Veterans benefits can provide more income for a Medicaid recipient’s spouse

Those familiar with veterans benefits for aid and attendance often think of them as a means to pay for care at home or in an assisted living facility.

But did you know A&A benefits can provide extra income for the spouse of someone on Medicaid (at least in Pennsylvania)?

Here’s an example. Suppose John, a wartime veteran with a dependent spouse (Mary), has been receiving the maximum benefit for aid and attendance: $1,949 a month. But John has just moved to a nursing home and qualified for Medicaid.

To understand the effect on John and Mary’s income, you need to know that when a veteran with a dependent spouse receives benefits to help with long term care, those benefits have two components:  (1) a low-income pension, and (2) housebound benefits or aid and attendance benefits.  Veterans benefits are not reduced when the recipient has a dependent (such as a spouse) and later qualifies for Medicaid. Under Pennsylvania’s Medicaid regulations, the “aid and attendance and housebound allowance portion of a veterans benefit” does “not count as income” when determining a Medicaid recipient’s income. 55 Pa. Code § 181.81(9).

In John’s case, his veterans benefit of $1,949 a month breaks down into a low-income pension of $1,290, and aid and attendance benefits of $659. He can continue to receive benefits because of Mary, his dependent spouse.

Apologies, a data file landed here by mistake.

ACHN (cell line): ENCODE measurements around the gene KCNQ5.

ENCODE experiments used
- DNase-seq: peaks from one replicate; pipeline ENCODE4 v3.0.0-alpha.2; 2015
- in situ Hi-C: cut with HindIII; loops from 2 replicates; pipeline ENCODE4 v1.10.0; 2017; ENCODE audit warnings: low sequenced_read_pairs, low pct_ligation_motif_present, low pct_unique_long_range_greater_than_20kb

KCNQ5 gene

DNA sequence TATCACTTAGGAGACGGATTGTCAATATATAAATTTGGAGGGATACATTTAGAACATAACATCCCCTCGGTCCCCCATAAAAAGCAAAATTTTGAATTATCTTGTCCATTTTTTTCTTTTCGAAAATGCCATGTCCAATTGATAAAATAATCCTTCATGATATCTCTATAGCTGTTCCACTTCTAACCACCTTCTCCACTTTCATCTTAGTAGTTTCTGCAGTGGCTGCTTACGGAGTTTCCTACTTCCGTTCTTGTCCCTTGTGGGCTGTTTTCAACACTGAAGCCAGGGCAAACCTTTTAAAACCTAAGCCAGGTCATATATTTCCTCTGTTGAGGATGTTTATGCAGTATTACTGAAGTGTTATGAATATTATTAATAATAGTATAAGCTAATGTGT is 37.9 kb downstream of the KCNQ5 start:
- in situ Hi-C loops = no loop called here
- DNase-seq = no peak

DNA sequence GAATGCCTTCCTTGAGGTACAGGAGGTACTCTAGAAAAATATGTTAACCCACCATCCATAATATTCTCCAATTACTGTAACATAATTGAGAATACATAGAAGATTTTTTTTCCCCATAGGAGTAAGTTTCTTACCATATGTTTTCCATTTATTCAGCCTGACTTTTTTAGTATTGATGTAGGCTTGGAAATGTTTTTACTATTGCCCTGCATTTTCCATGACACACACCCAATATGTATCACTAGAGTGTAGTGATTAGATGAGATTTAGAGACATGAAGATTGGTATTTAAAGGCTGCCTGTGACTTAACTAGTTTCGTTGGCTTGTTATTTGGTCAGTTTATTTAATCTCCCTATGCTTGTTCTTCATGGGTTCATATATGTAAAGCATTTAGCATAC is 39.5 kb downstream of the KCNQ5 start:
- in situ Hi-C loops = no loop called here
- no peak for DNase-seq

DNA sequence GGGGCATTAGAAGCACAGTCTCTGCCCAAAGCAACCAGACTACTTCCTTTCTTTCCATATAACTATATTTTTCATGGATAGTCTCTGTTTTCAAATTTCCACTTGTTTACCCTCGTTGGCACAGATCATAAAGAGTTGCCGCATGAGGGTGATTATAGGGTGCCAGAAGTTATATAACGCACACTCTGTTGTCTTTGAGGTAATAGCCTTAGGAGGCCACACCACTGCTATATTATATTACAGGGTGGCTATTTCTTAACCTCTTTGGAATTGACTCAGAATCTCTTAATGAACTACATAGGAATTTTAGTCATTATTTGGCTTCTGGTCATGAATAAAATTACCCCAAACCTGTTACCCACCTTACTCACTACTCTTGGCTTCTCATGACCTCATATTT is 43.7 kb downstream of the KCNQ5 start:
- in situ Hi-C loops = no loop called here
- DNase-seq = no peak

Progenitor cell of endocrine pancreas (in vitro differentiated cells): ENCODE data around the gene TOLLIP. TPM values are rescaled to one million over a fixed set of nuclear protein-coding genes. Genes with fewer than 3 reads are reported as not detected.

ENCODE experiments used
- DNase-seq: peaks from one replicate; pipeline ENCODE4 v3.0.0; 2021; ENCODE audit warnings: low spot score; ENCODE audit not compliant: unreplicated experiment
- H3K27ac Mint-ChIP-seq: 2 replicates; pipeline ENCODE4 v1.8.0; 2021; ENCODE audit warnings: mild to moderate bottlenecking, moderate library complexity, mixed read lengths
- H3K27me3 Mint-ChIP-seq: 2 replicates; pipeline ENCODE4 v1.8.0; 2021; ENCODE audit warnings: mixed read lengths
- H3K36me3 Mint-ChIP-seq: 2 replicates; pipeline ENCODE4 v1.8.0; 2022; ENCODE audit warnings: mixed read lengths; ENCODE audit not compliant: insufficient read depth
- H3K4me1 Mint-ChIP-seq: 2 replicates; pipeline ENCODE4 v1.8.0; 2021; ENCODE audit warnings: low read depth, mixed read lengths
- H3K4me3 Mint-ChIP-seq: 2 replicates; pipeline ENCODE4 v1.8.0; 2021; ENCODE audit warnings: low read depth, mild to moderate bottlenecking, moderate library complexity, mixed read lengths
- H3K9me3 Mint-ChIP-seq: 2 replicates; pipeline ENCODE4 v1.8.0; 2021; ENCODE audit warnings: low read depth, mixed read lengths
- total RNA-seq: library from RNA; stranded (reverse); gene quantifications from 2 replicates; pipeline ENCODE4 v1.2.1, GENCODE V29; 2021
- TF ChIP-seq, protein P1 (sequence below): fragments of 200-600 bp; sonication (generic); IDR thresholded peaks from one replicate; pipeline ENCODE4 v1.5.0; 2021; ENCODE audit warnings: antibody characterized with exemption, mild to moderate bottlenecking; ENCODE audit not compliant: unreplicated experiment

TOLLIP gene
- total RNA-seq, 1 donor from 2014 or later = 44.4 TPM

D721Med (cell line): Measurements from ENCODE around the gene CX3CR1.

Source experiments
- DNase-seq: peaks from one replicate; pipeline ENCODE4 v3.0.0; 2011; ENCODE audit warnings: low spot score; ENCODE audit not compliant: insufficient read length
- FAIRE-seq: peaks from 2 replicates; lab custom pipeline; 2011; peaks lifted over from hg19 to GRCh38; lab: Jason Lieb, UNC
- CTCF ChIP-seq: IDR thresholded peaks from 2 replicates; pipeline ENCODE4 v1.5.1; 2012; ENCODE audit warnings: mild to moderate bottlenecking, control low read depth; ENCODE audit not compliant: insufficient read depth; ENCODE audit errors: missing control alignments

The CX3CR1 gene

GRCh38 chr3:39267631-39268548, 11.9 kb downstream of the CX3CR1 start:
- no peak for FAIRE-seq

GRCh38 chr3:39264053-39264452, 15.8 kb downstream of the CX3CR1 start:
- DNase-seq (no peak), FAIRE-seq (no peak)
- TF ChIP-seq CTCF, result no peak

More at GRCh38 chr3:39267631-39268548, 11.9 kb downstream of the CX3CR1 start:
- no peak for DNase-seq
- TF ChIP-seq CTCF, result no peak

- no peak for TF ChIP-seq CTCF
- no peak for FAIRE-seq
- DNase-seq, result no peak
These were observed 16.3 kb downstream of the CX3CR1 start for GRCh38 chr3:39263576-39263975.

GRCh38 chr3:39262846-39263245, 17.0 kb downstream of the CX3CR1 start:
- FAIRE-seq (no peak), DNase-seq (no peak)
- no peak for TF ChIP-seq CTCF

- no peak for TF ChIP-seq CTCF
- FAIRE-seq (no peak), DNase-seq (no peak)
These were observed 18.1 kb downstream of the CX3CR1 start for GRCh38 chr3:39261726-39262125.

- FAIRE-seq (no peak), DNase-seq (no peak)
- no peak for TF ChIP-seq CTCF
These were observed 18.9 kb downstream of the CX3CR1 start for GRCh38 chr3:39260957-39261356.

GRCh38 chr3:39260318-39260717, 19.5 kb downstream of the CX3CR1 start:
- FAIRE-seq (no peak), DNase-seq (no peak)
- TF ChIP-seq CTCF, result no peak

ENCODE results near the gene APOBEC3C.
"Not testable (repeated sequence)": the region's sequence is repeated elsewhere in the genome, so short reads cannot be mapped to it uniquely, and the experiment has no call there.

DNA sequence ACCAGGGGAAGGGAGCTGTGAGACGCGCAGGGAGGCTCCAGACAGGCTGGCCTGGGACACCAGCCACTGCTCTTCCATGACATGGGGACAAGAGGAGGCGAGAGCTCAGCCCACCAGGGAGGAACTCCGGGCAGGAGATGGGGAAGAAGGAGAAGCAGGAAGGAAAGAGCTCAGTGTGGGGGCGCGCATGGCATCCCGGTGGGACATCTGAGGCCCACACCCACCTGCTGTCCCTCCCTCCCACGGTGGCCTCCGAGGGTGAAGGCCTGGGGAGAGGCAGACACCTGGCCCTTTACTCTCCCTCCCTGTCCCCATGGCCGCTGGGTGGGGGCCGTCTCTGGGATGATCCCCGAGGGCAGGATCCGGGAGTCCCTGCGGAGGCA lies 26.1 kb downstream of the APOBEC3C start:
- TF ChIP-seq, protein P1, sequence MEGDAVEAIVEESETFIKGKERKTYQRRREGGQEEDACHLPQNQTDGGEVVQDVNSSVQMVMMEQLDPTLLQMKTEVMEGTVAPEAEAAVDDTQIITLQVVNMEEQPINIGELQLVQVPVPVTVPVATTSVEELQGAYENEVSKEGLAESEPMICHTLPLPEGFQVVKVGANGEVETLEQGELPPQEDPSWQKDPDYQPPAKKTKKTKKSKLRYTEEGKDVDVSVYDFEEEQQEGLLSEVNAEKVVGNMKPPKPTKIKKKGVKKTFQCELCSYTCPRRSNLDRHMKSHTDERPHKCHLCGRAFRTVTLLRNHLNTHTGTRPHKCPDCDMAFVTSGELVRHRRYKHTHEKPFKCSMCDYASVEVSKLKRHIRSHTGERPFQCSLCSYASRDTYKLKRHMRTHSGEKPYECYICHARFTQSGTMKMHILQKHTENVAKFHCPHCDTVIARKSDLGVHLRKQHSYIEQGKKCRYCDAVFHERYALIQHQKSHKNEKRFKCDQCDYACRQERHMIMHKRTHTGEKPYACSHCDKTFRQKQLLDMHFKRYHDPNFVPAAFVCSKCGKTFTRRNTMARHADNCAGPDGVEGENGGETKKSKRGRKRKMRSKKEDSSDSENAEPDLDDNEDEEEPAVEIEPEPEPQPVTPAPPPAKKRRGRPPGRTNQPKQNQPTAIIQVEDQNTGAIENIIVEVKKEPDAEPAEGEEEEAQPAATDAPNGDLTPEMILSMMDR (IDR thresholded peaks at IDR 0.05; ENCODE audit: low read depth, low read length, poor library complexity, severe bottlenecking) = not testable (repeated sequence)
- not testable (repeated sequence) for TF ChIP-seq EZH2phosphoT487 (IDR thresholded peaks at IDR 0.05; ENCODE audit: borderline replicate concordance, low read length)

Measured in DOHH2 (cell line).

Because the $659 aid and attendance benefit does not count as income, he can give it to Mary each month because it does not count as his income for Medicaid purposes. Mary receives this additional $659 a month in addition to all other income she would be getting.

What’s more, if John and Mary are both low income, some of the pension amount ($1,290) could also go to Mary as part of a monthly maintenance needs allowance permitted under Medicaid provisions. Whatever Mary doesn’t receive from the pension will go to the nursing home to help pay for John’s cost of care.

When your spouse is on Medicaid, an extra $659 a month or more can make quite a difference in your quality of life.

VA benefits for healthy vet with ill spouse – a little known secret

It’s well known that veterans benefits for aid and attendance will help pay for long term care needed by a wartime veteran, or the widow or widower of one.

But what about Jane, who needs care in an assisted living facility and is married to Bill, a World War II veteran? Any help available there?

Quite possibly, yes!

It’s a little known fact that when a veteran is over the age of 65, the VA will presume a veteran is disabled for purposes of qualifying for a benefit known as the “low income pension.” If Bill qualifies for the full benefit amount – $1,291 a month – that extra will go a long way toward paying the cost of Jane’s care.

Bill should apply if: (1) he meets the usual requirements for low income pension benefits (modest household assets, other than dishonorable discharge, etc.), and (2) cost of care exceeds household income.

Even if household income is greater than the cost of care, but not by more than $1,291, it may still be worth their while to apply for partial benefits.